Sheck Wes’ ‘Mudboy’ Project Is a Monument to His Undeniable Style, But Is That Enough?
There’s a soothing quality to the blunt and straightforward spirit of New York City. Its fiercest dreamers are explicit in their needs and wield that power with an undeterred finesse that’s part survival mechanism, part force of nature. The title of Sheck Wes’ debut project, Mudboy, distills that uncanny drive in simple terms. “It's the hustling stage. It's rising out the mud,” he told The Fader. The sentiment is inspirational for a generation built on the idea that endless side hustles and talents are the new reality of modern life—flex them or risk getting buried. Who better to lead the multi-hyphenate masses than Harlem’s former basketball player turned model turned Cactus Jack Records/G.O.O.D. Music/Interscope Records rapper, Khadimou Rassoul Cheikh Fall?
Sheck Wes is an enthralling, riotous, and spirited character, who raps with distinct thrust and momentum. Short bursts of that combination are lethal, but the Harlem rapper’s lack of narrative and vocal direction over 49 minutes makes Mudboy a project that builds its foundation purely on style and energy at the expense of everything else.
Mudboy’s beats are its unrestrained force. Dark, fat and lush, Sheck’s debut overflows with layers of otherworldly synths and rattling bass. Yunglunchbox shepherds the album’s sound, handling six of the album’s 14 songs. “Live Sheck Wes,” “Gmail” and “Jiggy On The Shits” form the backbone of the project and help bolster Sheck’s inherent strengths and subtly mask his weaknesses. The Harlem rapper has two distinct voices: the guttural yell that he employs on the bulk of his hooks and the monotone drawl he wields during his verses. The latter is the obvious drawback to an otherwise winning formula and the twinkling, video game blips on a song like “Live Sheck Wes” build a world where the more technical aspects of rapping aren’t necessary to the enjoyment of the whole.
Wes is aware of this fact and has admitted to it. “If I played the ‘Live Sheck Wes’ beat right now, it would sound like an EDM beat—all the sounds in the beat are EDM sounds,” he told Pitchfork in July. “It is amped-up, turn-up music. But I hate ‘Live Sheck Wes.’ Because people get lost in the energy and not my message. I’m talking about some shit!”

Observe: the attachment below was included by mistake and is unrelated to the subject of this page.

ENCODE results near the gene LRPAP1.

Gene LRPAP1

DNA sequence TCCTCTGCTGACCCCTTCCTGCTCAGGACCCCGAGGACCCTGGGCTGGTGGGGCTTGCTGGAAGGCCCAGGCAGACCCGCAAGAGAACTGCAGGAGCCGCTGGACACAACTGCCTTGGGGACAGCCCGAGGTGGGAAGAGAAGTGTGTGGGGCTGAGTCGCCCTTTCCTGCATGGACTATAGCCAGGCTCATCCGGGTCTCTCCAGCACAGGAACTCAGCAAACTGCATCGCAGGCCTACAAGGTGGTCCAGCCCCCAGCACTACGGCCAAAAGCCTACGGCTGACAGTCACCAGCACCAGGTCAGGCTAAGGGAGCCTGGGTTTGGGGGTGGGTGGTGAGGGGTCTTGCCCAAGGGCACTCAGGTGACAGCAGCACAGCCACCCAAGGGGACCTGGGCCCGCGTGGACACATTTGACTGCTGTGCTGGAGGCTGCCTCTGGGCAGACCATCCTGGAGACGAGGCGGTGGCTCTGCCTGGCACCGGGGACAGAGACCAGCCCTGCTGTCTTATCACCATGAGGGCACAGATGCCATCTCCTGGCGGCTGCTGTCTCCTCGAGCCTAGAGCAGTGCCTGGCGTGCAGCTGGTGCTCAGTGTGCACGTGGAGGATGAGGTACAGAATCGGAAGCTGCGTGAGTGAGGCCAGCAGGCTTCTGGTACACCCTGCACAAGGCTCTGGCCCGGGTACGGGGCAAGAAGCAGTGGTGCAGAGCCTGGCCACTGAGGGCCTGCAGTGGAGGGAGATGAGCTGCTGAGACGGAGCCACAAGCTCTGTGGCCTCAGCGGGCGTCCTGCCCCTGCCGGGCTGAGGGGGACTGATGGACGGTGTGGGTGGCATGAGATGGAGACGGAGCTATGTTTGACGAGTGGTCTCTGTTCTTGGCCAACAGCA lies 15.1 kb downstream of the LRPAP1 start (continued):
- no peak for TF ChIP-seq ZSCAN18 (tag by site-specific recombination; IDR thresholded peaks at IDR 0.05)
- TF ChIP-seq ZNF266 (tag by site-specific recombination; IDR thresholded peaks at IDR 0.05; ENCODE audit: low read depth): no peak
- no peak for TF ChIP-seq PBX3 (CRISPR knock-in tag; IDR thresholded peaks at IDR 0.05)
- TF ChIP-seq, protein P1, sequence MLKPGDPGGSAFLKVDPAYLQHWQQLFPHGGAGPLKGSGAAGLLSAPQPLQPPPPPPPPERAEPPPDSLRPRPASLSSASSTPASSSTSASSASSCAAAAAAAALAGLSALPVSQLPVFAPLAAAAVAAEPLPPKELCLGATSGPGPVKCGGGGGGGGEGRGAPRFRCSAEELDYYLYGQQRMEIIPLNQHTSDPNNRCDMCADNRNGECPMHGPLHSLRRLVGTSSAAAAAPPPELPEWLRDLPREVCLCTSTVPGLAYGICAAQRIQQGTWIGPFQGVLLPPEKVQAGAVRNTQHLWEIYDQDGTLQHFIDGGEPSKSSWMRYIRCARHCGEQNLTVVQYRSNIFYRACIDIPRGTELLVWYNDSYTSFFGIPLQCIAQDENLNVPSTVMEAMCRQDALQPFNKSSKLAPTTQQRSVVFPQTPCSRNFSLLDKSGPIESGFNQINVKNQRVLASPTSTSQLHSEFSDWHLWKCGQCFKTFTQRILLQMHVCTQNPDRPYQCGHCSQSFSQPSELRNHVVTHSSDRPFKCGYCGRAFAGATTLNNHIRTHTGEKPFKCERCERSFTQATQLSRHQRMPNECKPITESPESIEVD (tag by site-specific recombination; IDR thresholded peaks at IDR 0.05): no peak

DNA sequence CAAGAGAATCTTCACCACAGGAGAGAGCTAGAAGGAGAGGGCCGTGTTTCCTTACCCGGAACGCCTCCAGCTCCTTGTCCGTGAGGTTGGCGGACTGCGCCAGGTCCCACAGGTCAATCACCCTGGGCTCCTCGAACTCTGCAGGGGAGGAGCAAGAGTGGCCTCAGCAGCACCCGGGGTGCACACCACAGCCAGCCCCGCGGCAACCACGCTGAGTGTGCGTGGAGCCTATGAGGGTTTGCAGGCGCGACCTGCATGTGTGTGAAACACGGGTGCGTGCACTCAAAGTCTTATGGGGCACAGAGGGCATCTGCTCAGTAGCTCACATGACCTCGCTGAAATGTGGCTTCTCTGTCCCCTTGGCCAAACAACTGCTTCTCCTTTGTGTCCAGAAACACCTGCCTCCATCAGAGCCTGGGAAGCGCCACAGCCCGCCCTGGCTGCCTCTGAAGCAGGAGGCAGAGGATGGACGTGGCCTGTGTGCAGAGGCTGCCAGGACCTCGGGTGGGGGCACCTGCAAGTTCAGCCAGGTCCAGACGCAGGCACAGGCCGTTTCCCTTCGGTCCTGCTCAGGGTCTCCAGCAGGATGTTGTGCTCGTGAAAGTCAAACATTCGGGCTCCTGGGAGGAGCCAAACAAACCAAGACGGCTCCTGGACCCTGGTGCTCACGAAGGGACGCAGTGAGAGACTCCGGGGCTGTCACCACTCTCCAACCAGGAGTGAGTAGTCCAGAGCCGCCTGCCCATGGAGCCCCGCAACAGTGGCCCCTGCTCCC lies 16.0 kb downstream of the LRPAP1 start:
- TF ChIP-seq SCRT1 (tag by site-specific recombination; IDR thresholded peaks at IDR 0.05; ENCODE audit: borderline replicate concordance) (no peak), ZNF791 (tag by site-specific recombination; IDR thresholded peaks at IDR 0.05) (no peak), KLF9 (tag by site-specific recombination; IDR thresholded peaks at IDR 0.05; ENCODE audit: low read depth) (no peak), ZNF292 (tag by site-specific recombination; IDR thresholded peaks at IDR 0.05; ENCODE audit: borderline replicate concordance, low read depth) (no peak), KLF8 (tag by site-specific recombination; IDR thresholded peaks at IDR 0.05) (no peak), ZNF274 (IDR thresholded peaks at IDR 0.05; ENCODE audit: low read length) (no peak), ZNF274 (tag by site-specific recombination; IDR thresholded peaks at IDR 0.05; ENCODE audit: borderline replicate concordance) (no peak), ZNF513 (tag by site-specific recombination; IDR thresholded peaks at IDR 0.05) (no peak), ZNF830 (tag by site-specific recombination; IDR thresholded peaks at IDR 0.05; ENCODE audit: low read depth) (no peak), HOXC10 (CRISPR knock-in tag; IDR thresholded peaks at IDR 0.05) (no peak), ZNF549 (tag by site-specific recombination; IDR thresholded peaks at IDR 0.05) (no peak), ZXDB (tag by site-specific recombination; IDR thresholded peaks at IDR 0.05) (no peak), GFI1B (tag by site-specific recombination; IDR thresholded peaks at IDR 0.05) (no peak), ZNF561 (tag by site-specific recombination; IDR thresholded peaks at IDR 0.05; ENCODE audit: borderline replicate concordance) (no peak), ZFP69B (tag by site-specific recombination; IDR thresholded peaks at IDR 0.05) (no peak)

Mudboy stalls when Sheck Wes is forced to do the dirty work of rapping—writing coherent stories, spitting engaging verses, changing cadences and rhyme structures—basically anything that isn’t adlibbing the word “bitch” or saying his name incessantly. In spurts, he tries to spin a compelling narrative and repeatedly sounds confounded by the process. He gets close on the WondaGurl-produced “Never Lost”: In a tight space, Wes details the story of his mother sending him to Touba, Senegal, as a teenager to study Islam.
“My cousins' behavior startin' to rub off,” he sings in a noticeable strain. “I'm pickin' up on their bad habits/My mother said that she don't like it at all, she sendin' me back 'cause she can't have it.” Yet as quickly as the personal sentiment creeps in, it dissipates. Groan-worthy lines like “Add on to the killings like Michael B. Jordan, in Wakanda on the Black Panther” and “Bitch I'm darker than a motherfuckin' Waka-Wakanda,” take its place.
There is a balancing act seething below the surface of Mudboy. Sheck stumbled into a viral sensation with “Mo Bamba” and much of his debut sounds like a songwriter working backward, learning how to solve an equation under duress when he so easily produced its answer only a year ago. On songs like “Kyrie” and “Gmail,” he briefly lives up to that raucous potential. Unfortunately, the missteps—the thin singing voice used on “WESPN” and awkward yogurt references of “Danimals”—hamper much of the promise.
Music doesn’t need to matter. Most art isn’t important and someone’s work can exist without needing a reason. In a world of more—more art, more music, more content—the bare minimum of an album isn’t being good, but being good enough to care. There are many reasons to care about Sheck Wes and his struggles, even if he’s not able to wield the full extent of his power yet. Sadly, the same can’t be said for his debut.
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